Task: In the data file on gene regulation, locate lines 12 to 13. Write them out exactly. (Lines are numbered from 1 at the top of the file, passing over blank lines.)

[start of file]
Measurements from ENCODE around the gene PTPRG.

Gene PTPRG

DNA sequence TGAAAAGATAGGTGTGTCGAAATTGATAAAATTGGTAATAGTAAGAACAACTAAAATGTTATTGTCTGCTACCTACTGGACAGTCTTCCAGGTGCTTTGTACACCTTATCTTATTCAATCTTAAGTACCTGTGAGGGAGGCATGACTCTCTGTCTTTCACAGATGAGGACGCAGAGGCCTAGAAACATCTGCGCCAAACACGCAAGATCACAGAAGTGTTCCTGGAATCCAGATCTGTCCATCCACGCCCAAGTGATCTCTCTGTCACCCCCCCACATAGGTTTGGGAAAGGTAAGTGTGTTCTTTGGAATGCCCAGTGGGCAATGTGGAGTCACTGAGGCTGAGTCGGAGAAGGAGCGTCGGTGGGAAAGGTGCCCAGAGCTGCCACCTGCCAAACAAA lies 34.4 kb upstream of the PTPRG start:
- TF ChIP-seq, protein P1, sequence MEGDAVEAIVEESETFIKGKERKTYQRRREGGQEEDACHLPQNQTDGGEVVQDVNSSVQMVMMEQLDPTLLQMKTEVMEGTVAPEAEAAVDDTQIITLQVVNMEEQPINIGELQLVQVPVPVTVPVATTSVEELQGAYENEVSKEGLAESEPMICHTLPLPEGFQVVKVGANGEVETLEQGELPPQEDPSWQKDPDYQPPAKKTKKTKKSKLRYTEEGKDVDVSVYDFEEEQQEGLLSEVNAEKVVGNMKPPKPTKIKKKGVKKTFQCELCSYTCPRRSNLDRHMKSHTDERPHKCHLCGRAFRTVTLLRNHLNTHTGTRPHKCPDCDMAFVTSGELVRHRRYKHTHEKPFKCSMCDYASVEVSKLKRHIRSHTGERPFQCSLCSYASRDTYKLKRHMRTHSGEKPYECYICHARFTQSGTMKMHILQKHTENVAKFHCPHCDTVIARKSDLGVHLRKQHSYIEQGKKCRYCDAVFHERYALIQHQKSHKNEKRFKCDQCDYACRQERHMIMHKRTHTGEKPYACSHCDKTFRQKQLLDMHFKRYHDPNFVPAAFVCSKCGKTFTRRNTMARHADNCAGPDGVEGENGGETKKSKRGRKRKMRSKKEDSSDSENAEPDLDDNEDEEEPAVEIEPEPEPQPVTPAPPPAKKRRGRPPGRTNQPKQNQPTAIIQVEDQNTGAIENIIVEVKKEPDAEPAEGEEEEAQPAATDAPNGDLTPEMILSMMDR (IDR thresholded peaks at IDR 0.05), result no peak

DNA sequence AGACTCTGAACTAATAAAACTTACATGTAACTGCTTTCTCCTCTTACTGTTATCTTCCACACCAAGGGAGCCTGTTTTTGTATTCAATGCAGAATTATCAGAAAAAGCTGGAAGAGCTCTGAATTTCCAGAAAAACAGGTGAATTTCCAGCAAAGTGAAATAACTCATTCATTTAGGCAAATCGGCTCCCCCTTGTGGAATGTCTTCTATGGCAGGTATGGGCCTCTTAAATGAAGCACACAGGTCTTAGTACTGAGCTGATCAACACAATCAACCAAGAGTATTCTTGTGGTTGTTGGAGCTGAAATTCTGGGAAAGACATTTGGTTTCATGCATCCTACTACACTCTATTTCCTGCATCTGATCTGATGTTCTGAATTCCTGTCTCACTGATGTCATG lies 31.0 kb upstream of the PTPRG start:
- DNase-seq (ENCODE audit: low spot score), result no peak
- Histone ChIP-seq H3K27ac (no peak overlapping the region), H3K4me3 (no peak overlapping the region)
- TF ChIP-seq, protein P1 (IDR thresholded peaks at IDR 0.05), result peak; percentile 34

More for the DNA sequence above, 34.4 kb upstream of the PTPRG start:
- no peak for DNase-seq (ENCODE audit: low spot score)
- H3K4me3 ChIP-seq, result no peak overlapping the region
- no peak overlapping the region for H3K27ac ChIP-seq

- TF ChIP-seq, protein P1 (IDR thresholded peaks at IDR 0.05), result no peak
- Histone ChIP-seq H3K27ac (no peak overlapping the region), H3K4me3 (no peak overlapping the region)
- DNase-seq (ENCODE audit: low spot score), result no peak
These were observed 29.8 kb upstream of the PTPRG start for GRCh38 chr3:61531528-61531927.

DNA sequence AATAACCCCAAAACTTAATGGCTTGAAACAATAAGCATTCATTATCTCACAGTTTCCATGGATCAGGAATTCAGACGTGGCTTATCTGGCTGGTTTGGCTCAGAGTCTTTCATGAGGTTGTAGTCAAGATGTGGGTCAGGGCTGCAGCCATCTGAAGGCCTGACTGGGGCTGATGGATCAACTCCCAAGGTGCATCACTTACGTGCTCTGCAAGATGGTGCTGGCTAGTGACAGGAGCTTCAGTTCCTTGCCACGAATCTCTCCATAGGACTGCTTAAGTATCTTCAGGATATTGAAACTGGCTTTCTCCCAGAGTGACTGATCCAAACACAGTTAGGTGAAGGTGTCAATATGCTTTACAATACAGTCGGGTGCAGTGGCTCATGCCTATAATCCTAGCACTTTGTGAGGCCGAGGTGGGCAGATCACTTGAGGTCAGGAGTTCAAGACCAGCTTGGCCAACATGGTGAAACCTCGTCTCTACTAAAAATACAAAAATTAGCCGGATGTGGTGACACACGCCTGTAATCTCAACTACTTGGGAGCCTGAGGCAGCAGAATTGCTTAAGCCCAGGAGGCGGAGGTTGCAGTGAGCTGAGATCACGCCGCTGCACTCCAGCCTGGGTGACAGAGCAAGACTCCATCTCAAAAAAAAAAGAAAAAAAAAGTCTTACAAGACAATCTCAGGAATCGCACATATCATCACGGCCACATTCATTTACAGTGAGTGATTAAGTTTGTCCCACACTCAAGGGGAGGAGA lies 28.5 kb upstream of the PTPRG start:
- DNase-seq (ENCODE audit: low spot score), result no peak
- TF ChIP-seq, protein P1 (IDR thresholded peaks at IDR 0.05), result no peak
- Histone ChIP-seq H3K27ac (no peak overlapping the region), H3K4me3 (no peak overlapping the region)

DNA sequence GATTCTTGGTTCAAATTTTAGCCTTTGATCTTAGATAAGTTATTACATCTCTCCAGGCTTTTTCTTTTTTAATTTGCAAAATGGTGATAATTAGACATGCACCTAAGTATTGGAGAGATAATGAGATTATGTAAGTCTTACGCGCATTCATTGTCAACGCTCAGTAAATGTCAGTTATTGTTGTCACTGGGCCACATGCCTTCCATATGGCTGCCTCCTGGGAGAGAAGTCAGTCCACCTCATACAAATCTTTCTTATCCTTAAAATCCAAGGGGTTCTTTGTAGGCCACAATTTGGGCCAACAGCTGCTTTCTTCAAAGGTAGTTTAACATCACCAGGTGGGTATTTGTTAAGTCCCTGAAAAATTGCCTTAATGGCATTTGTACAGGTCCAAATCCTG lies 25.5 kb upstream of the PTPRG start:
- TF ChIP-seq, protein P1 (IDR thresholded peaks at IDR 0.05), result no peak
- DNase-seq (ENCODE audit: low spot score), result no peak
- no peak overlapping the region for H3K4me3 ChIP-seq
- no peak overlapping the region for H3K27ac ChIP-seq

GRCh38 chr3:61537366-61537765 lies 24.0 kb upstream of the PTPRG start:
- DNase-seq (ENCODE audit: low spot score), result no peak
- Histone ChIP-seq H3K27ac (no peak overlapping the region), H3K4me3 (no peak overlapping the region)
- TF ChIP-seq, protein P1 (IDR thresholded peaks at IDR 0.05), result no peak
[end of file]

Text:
- no peak overlapping the region for H3K27ac ChIP-seq

- TF ChIP-seq, protein P1 (IDR thresholded peaks at IDR 0.05), result no peak